The State of the Humanitarian System 2012
This report presents a system-level mapping and analysis of the performance of international humanitarian assistance. The pilot report on the State of the Humanitarian System (SOHS) was published in 2010 and focused on the years 2007 and 2008. This report includes descriptive statistics from the following two years, 2009 and 2010, and reviews performance assessments from 2009 to the end of 2011, comparing findings from the two periods.
The ‘international humanitarian system’ is defined here as the network of national and international provider agencies, donors and host-government authorities that are functionally connected to each other in the humanitarian endeavour and that share common overarching goals, norms and principles. The system also includes actors that do not have humanitarian assistance as their central mission but play important humanitarian roles, such as military and private-sector entities.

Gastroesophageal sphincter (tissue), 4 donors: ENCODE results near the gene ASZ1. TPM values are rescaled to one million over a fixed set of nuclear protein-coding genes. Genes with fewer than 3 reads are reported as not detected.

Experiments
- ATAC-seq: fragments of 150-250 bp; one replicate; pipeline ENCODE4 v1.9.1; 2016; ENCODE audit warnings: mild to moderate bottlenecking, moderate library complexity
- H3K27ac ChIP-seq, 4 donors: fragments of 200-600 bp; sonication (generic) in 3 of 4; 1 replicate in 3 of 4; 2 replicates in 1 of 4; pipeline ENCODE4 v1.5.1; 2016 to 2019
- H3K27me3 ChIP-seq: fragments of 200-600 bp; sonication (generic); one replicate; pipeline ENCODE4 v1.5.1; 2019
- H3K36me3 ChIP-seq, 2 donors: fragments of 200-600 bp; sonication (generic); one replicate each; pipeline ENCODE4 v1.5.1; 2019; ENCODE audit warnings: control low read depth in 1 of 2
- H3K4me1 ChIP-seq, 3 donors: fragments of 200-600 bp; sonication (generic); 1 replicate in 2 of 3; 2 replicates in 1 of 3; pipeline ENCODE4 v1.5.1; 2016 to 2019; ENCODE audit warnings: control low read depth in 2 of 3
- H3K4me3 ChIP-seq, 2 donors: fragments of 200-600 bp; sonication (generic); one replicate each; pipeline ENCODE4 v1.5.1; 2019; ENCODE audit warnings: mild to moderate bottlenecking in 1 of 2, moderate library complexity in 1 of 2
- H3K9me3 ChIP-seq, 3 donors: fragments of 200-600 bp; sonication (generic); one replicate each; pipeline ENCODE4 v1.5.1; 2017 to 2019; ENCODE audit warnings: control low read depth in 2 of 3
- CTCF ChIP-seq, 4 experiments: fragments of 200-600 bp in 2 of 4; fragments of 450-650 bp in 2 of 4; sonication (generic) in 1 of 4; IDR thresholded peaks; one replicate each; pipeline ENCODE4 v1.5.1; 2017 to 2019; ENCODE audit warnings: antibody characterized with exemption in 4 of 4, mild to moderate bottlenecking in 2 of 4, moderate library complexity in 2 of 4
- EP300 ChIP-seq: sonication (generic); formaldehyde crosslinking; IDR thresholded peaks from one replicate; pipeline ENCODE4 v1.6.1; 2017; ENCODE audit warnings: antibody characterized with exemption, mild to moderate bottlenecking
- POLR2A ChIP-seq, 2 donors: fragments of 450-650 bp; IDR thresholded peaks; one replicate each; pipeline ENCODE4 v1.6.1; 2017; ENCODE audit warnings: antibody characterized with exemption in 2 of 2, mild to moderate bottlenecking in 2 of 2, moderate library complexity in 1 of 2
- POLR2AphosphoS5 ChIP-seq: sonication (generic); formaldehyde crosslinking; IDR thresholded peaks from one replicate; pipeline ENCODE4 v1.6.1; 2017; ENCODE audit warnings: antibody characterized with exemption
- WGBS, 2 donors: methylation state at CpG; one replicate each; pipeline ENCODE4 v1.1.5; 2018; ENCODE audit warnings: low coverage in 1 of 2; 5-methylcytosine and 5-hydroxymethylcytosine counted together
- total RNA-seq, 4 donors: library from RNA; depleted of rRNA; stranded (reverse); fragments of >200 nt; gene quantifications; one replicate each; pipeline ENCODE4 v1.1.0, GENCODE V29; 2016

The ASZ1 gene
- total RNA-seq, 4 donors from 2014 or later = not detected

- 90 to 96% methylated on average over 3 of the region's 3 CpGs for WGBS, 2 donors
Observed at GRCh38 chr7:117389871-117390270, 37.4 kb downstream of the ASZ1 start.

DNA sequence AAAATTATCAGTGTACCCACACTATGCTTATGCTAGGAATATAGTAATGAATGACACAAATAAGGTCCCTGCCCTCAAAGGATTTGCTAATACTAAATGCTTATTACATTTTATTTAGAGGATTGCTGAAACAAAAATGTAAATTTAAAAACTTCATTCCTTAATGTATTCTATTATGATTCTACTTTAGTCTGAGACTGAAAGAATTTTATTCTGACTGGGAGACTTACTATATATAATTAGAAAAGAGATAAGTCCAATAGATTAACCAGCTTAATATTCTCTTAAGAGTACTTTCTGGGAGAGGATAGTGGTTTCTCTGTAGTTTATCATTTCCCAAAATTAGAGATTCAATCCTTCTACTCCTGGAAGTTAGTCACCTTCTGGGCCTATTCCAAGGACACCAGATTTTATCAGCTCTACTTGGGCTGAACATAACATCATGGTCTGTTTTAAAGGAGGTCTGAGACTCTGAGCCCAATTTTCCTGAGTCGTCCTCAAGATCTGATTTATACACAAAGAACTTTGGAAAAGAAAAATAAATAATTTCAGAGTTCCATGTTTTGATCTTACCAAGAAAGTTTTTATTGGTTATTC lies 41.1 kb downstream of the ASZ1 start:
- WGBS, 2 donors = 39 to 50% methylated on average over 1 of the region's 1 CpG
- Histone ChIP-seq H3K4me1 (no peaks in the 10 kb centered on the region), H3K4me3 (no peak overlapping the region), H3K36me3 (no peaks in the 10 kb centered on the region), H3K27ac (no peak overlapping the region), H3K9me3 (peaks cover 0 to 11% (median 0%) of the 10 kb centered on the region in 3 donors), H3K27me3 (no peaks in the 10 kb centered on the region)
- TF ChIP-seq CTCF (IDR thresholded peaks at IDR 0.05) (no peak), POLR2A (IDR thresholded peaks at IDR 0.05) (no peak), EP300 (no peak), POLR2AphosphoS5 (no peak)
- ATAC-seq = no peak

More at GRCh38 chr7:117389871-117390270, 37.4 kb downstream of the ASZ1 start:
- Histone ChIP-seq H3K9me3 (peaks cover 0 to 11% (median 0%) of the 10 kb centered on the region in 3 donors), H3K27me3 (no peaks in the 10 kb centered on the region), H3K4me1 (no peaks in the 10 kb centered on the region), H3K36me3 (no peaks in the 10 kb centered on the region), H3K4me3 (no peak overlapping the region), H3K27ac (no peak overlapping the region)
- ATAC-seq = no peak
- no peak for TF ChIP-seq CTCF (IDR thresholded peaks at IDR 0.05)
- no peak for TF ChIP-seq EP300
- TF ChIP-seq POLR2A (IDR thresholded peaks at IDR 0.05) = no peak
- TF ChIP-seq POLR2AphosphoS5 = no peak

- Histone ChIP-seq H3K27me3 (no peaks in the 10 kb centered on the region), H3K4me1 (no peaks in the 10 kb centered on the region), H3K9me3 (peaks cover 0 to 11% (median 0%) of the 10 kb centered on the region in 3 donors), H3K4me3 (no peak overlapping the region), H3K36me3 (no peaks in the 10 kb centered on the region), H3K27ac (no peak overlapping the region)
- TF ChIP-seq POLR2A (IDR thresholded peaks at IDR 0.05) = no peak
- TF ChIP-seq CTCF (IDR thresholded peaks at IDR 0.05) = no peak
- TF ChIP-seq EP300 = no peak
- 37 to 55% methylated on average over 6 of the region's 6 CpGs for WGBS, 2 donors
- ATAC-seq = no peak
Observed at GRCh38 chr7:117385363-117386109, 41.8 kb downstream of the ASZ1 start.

This report covers recent developments with those actors as well, and for the first time includes the perceptions and perspectives of some humanitarian aid recipients, through fieldbased surveys in four countries.
It reviews the considerable amount of work undertaken by the humanitarian system since the pilot, against a backdrop of heightened stress caused by rising fuel and food prices, the growing challenges of urbanisation and climate change and a charged geopolitical environment. Although the massive impact of the disasters in Haiti, Pakistan and Somalia over this period may stand out in the headlines, the humanitarian system also engaged on an enormous scale across a range of chronic conflict-related contexts such as Afghanistan, Sudan and South Sudan and DRC. Other crises, such as the conflict in Cote d’Ivoire, received much less attention and only a fraction of the resources.
You can also watch the 90 second animated video to find out more about the report's key findings.